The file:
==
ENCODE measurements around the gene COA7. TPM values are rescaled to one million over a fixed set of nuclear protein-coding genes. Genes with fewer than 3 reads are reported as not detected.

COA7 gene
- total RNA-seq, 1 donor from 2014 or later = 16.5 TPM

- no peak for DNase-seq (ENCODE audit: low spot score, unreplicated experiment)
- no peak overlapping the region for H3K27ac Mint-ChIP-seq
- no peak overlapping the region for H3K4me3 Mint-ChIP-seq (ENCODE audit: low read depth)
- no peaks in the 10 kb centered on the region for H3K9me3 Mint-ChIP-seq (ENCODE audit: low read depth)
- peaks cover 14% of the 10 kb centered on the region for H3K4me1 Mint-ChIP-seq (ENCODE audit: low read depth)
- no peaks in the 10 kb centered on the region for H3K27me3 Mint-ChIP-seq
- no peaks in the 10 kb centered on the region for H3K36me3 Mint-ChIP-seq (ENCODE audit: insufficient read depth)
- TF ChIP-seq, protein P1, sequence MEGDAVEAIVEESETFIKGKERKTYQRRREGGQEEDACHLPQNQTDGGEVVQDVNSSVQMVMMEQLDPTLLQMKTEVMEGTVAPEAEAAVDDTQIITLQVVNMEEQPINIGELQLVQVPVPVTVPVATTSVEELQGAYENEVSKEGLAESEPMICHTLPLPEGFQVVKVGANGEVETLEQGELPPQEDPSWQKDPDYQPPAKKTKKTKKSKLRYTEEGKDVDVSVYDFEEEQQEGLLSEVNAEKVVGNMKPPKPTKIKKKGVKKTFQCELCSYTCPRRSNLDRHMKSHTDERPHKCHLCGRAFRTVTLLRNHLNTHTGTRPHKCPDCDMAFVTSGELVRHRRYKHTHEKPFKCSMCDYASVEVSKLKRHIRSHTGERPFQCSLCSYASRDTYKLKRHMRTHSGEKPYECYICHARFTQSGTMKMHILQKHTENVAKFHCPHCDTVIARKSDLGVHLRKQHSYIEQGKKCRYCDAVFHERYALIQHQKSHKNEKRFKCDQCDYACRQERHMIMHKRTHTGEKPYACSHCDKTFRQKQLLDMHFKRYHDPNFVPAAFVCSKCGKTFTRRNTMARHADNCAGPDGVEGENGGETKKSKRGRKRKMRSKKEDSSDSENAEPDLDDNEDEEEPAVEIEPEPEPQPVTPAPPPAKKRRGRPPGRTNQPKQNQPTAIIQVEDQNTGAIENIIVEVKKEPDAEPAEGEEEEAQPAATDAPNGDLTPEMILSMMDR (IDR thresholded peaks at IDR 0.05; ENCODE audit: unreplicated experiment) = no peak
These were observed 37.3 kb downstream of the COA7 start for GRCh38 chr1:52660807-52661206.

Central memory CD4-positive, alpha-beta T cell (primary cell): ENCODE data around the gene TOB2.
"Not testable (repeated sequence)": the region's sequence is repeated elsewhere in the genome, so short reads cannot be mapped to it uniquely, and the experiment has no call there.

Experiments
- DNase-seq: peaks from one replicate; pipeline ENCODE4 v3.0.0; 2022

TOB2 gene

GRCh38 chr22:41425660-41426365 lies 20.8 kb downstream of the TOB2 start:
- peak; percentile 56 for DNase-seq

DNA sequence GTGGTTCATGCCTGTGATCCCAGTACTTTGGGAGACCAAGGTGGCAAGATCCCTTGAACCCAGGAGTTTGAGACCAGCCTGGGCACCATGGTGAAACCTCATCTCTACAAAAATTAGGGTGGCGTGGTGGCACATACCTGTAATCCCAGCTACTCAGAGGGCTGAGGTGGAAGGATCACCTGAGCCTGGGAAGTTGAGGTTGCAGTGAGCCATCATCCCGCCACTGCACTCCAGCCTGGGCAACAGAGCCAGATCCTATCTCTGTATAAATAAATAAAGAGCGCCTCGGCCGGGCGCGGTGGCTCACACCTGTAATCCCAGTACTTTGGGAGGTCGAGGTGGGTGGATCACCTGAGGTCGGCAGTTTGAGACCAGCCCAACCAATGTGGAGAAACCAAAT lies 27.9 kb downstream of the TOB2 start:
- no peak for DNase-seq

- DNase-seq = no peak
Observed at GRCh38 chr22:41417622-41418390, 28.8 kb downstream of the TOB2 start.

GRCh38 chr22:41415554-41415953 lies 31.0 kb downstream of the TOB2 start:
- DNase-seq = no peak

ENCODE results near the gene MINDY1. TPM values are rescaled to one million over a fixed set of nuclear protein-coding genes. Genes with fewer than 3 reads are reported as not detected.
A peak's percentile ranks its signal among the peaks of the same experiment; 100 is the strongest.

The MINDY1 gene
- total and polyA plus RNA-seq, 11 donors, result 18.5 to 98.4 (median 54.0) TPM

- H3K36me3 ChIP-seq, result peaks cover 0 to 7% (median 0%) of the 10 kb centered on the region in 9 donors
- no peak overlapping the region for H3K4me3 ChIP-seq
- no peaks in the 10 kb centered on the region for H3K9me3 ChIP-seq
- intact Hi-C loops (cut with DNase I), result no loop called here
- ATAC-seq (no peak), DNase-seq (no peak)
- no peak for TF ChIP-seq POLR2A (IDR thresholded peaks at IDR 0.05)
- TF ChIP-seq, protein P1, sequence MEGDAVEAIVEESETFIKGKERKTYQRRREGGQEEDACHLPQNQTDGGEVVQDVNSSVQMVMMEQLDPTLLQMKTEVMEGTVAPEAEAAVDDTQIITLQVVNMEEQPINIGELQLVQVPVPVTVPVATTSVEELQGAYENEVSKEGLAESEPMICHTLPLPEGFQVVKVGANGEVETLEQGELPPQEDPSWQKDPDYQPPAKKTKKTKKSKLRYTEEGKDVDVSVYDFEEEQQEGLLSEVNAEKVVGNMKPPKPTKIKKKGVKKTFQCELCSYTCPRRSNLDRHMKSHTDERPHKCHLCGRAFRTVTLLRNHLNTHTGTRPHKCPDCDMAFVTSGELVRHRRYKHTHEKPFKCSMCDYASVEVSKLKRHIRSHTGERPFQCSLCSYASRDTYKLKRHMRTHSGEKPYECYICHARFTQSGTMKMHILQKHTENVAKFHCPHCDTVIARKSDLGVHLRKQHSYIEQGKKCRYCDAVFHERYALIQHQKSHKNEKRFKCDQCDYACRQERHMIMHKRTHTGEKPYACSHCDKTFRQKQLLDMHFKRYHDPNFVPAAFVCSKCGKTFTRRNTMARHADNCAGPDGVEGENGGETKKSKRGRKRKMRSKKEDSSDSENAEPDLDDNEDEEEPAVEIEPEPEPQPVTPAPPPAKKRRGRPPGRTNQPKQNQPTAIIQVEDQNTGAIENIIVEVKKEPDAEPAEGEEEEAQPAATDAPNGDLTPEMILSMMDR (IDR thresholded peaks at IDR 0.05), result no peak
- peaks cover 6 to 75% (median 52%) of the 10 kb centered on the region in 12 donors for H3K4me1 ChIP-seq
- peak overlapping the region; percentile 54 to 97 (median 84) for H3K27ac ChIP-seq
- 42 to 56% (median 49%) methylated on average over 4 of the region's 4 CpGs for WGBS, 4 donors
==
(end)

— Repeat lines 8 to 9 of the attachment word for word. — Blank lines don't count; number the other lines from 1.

- peaks cover 14% of the 10 kb centered on the region for H3K4me1 Mint-ChIP-seq (ENCODE audit: low read depth)
- no peaks in the 10 kb centered on the region for H3K27me3 Mint-ChIP-seq